Open Market Operations
Open market operations (OMO) are monetary policy operations conducted at the initiative of the ECB. They play an important role in steering interest rates, managing the liquidity situation in the market and signaling the monetary policy stance.
Five types of instruments are available to the Eurosystem. The most important instrument is reverse transactions, which are applicable on the basis of repurchase agreements or collateralised loans. The Eurosystem may also make use of outright transactions, issuance of debt certificates, foreign exchange swaps and collection of fixed-term deposits.
There are three main types of open market operation:
- Main refinancing operations
- Longer-term refinancing operations
- Fine-tuning operations
Main refinancing operations
Main refinancing operations (MRO) are regular liquidity-providing reverse transactions with a frequency and maturity of one week. The bank organises standard tenders according to a pre-specified calendar.
Longer-term refinancing operations
Longer-term refinancing operations (LTRO) are liquidity-providing reverse transactions and normally have a maturity of three months. They are executed by the NCBs on the basis of standard tenders and according to a pre-specified calendar. LTROs aim to provide counterparties with additional longer-term refinancing. As a rule, the Eurosystem does not send interest rate signals to the market by means of these operations.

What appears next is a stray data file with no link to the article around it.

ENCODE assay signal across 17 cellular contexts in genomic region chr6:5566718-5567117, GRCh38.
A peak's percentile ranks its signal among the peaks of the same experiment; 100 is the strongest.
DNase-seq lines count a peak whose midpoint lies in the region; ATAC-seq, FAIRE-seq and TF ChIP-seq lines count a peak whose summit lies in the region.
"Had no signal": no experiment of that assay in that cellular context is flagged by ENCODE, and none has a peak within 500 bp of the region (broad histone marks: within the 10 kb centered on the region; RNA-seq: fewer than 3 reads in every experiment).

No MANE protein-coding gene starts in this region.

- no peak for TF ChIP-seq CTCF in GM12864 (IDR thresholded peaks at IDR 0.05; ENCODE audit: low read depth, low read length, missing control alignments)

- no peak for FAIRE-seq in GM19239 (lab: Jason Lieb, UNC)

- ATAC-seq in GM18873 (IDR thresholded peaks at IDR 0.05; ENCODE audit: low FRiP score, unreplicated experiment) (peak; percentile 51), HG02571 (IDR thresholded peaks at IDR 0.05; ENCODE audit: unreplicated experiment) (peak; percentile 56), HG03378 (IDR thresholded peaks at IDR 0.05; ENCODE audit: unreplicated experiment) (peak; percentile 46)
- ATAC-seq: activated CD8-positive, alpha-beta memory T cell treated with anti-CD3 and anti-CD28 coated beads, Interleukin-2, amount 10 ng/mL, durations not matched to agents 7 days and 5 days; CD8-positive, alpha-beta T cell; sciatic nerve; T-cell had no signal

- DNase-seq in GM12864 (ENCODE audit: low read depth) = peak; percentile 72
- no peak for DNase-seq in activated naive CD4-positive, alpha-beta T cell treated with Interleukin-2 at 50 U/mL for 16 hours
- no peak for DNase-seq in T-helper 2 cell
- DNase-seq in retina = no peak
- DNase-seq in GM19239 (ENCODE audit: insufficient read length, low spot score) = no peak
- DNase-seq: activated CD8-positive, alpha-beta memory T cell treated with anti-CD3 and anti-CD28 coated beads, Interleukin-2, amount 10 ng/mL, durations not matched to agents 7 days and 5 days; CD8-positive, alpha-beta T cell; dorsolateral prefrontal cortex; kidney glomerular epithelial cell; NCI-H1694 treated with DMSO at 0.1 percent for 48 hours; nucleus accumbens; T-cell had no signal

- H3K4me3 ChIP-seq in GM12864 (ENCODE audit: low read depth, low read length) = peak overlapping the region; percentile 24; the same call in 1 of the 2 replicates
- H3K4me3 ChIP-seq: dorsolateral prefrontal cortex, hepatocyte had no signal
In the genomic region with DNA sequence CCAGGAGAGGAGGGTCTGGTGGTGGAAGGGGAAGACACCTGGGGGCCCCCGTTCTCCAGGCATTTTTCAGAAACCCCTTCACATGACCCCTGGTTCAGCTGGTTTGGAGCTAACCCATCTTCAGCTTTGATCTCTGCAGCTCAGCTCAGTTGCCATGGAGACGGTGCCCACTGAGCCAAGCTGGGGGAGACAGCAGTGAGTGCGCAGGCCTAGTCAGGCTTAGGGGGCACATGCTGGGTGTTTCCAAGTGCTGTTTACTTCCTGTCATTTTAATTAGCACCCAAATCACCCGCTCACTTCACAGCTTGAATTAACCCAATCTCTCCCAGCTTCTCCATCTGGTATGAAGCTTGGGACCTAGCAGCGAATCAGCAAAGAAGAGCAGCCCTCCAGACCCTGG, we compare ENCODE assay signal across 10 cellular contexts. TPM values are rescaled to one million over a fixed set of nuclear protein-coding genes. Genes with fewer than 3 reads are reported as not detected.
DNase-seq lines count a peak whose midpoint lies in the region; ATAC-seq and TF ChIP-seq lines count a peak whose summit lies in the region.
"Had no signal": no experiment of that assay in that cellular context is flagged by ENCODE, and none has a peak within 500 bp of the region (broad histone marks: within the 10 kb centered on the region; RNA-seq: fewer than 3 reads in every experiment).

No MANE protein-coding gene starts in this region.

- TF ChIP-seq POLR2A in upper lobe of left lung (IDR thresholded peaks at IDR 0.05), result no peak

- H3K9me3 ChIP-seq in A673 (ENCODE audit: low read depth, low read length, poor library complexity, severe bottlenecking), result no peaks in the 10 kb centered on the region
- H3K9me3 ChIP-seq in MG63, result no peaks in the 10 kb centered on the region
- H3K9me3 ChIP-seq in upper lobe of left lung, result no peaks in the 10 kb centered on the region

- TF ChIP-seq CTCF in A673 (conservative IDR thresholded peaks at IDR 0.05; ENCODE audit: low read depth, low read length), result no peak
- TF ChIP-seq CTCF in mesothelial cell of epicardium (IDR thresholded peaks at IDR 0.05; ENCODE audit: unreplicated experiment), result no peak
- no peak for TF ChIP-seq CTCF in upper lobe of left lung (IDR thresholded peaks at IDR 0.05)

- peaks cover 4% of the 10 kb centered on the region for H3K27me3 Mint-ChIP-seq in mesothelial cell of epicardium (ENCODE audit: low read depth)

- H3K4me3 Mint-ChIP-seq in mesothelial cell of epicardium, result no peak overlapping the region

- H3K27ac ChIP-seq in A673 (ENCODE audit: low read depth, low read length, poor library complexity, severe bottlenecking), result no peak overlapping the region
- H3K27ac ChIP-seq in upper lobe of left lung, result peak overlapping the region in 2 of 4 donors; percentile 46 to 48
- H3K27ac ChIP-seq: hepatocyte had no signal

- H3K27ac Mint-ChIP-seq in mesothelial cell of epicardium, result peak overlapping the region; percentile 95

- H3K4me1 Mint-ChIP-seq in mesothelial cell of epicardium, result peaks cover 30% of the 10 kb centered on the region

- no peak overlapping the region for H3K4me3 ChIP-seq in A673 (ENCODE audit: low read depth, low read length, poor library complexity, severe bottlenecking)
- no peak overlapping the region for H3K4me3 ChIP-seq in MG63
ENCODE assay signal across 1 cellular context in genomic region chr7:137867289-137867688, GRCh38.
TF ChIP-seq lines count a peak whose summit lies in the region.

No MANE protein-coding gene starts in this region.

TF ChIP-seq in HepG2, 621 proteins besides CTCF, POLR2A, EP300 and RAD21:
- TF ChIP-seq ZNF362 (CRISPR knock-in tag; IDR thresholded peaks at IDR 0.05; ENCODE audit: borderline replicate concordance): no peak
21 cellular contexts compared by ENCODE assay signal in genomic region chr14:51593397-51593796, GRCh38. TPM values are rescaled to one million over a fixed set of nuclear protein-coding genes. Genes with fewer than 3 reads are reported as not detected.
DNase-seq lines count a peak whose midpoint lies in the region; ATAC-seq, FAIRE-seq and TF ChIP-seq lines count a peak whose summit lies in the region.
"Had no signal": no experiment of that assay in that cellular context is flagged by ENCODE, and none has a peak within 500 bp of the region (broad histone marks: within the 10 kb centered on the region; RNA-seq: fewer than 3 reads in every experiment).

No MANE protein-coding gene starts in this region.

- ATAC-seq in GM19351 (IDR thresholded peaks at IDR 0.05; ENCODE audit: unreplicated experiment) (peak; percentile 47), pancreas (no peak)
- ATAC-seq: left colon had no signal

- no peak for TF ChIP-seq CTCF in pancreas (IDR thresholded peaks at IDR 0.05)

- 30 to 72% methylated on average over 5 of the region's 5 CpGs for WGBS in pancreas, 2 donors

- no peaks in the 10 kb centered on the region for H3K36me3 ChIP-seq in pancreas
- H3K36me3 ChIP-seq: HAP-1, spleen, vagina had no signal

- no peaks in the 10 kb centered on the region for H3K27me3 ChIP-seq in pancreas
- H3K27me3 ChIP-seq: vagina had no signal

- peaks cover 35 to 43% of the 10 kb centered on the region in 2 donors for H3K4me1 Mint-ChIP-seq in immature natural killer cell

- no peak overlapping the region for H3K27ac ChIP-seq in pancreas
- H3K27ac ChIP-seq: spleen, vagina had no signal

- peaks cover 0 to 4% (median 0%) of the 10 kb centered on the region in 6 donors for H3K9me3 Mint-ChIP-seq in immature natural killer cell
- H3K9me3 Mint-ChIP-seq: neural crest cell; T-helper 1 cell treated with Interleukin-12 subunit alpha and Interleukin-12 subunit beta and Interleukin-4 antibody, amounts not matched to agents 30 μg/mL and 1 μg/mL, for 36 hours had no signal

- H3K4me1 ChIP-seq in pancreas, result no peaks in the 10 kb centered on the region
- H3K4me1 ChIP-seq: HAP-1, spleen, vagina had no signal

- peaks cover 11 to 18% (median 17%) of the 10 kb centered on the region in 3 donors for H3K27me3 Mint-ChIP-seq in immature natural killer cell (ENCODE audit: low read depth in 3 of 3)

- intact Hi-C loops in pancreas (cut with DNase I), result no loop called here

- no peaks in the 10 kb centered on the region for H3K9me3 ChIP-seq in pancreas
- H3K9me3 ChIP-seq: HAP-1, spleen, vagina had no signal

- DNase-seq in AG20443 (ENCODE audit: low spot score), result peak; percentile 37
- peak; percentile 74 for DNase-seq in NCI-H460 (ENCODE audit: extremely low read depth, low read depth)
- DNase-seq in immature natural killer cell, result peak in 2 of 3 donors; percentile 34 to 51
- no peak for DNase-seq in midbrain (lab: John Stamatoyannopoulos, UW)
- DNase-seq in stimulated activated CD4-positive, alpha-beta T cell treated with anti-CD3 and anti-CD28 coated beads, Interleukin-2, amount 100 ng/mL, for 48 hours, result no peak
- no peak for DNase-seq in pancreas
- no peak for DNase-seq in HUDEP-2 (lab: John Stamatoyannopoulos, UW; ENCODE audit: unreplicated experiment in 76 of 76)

Indicative Eurosystem Tender Operations Calendar
An indicative calendar for the Eurosystem's tender operations can be found here.
Fine-tuning operations can be executed on an ad hoc basis to manage the liquidity situation in the market and to steer interest rates. In particular, they aim to smooth the effects on interest rates caused by unexpected liquidity fluctuations. Fine-tuning operations are primarily executed as reverse transactions, but may also take the form of outright transactions, foreign exchange swaps and collection of fixed-term deposits. They will normally be executed through quick tenders or bilateral procedures.
Standing facilities, in contrast to OMOs, are conducted at the initiative of eligible credit institutions. They aim to provide and absorb overnight liquidity, signal the general monetary policy stance and bound overnight market interest rates. Two standing facilities are administered by the Bank:
- Marginal lending facility. Counterparties can use the marginal lending facility to obtain overnight liquidity from the Bank against eligible assets. The interest rate on the marginal lending facility normally provides a ceiling for the overnight market interest rate.
- Deposit facility. Counterparties can use the deposit facility to make overnight deposits with the Bank. The interest rate on the deposit facility normally provides a floor for the overnight market interest rate.